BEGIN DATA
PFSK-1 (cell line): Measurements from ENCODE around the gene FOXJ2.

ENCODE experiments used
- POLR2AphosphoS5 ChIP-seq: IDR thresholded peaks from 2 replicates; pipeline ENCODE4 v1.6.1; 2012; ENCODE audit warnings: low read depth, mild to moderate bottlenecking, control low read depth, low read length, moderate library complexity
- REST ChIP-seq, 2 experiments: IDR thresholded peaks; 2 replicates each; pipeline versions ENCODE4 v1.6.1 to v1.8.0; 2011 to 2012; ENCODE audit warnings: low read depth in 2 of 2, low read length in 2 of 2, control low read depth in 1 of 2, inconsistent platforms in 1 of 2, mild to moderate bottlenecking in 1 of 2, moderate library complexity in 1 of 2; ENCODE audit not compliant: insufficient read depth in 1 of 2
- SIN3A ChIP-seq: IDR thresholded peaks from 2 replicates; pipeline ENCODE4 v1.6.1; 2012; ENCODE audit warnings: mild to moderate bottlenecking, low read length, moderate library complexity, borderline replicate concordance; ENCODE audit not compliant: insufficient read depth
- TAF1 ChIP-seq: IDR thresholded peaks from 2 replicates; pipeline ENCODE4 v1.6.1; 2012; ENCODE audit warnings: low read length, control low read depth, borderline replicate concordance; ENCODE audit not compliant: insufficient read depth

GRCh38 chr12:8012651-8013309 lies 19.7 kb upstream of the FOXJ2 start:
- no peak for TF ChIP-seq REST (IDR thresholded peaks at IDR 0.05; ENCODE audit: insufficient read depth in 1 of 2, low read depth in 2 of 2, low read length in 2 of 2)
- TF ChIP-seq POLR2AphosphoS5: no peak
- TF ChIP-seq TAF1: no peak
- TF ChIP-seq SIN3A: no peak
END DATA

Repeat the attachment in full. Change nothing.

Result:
PFSK-1 (cell line): Measurements from ENCODE around the gene FOXJ2.

ENCODE experiments used
- POLR2AphosphoS5 ChIP-seq: IDR thresholded peaks from 2 replicates; pipeline ENCODE4 v1.6.1; 2012; ENCODE audit warnings: low read depth, mild to moderate bottlenecking, control low read depth, low read length, moderate library complexity
- REST ChIP-seq, 2 experiments: IDR thresholded peaks; 2 replicates each; pipeline versions ENCODE4 v1.6.1 to v1.8.0; 2011 to 2012; ENCODE audit warnings: low read depth in 2 of 2, low read length in 2 of 2, control low read depth in 1 of 2, inconsistent platforms in 1 of 2, mild to moderate bottlenecking in 1 of 2, moderate library complexity in 1 of 2; ENCODE audit not compliant: insufficient read depth in 1 of 2
- SIN3A ChIP-seq: IDR thresholded peaks from 2 replicates; pipeline ENCODE4 v1.6.1; 2012; ENCODE audit warnings: mild to moderate bottlenecking, low read length, moderate library complexity, borderline replicate concordance; ENCODE audit not compliant: insufficient read depth
- TAF1 ChIP-seq: IDR thresholded peaks from 2 replicates; pipeline ENCODE4 v1.6.1; 2012; ENCODE audit warnings: low read length, control low read depth, borderline replicate concordance; ENCODE audit not compliant: insufficient read depth

GRCh38 chr12:8012651-8013309 lies 19.7 kb upstream of the FOXJ2 start:
- no peak for TF ChIP-seq REST (IDR thresholded peaks at IDR 0.05; ENCODE audit: insufficient read depth in 1 of 2, low read depth in 2 of 2, low read length in 2 of 2)
- TF ChIP-seq POLR2AphosphoS5: no peak
- TF ChIP-seq TAF1: no peak
- TF ChIP-seq SIN3A: no peak